I never expected that I would go to a NASCAR race, let alone to admit that it would morph into an experience in which I learned some life lessons. When I met my finance, I would almost hazard to say that his love for NASCAR was what I considered to be one of his flaws. NASCAR seemed so, well, country. I had been working hard for two decades on my own levels of personal sophistication: boarding school, private school, living in Europe, eating cheese and drinking wine. NASCAR wasn’t part of the plan.
I do like big crowds of people and mega sporting events, so I eagerly agreed to my first race this past weekend at the Richmond International Raceway. We had friends going, the weather was perfect, we had no other plans and the track is a mere twenty miles from my house. It was the perfect storm of opportunity and it made Brandon happy.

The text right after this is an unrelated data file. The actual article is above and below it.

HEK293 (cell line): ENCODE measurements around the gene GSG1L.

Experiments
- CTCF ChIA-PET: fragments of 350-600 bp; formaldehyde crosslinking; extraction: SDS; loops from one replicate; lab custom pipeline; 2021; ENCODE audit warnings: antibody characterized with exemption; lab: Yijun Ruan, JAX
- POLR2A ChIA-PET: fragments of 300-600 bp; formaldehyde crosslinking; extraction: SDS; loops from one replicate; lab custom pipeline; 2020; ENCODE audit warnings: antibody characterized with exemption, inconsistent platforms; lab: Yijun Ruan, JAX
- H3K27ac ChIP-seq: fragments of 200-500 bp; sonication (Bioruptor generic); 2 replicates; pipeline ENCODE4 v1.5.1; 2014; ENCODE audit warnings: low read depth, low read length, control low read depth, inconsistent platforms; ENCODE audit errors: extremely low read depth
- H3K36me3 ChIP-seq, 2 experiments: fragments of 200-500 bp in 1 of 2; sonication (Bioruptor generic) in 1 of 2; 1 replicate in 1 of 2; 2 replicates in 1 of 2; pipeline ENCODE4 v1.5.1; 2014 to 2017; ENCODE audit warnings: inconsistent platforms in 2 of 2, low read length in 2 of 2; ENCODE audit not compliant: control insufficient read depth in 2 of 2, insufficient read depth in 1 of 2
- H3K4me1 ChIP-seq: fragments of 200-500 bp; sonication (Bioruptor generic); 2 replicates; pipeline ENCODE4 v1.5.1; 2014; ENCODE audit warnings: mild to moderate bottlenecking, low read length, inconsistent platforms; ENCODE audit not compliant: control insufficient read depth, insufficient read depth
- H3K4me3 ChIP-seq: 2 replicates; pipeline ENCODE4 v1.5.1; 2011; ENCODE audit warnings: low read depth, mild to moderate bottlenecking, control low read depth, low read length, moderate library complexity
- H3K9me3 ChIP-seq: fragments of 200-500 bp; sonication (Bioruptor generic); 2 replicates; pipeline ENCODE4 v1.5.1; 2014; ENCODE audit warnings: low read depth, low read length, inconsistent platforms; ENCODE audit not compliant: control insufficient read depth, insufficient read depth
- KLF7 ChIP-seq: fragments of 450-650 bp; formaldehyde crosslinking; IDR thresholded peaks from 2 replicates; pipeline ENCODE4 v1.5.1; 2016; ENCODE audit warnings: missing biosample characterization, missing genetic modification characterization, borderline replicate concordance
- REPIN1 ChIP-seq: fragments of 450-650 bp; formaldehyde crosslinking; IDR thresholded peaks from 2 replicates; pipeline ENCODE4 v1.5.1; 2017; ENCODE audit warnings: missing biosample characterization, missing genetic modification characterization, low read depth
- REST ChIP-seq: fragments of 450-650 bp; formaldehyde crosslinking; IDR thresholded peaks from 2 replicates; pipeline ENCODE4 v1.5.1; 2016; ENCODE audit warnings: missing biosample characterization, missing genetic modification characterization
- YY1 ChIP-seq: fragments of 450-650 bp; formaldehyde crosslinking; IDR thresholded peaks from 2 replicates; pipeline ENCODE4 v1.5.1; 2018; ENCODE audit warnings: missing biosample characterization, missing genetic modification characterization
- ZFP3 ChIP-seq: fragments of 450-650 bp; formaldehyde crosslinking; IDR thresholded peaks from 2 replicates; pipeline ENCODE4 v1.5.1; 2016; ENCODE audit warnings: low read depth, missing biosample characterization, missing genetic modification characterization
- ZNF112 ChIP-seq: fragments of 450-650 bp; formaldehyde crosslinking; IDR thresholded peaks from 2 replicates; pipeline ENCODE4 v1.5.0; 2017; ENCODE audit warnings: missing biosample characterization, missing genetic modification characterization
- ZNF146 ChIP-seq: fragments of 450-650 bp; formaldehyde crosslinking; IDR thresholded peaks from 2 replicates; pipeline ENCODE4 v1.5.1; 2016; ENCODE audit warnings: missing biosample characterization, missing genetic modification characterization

Much to my surprise I had an amazing time. Not only did I have fun, I’ve already booked my next race experience for Charlotte in October. From my ten hours of NASCAR observation, here are my top 5 life lessons:
- Life is better outside; music blaring from vehicles and cowboy hats to protect you from sunburn are bonuses.
- The track is noisy, just like life, but if you’re with the right people, you will never be alone (even if you can’t hear one another).
- There is a delicate balance between speed and endurance. The drivers on Richmond’s short track had to dance between those extremities, and they make it work. Life is a series of sprints, and with every sprint comes periods of recovery (or turns in this example) as well.
- Turkey legs are delicious. Yes, you can truly find healthy choices to eat just about anywhere.
- Sometimes, you just gotta gear up and get friendly. Geared up with a new Chevy trucker hat that I had bought at the Dollar General store the morning of the race, I felt like I was truly part of the NASCAR crowd. Although I didn’t (and pretty much still don’t) know a thing about racing, I managed to have conversations with strangers all day long. Though many of us didn’t have a lot in common, my Chevy hat was a conversation starter and sometimes, shared experience is all you need to share a moment with someone.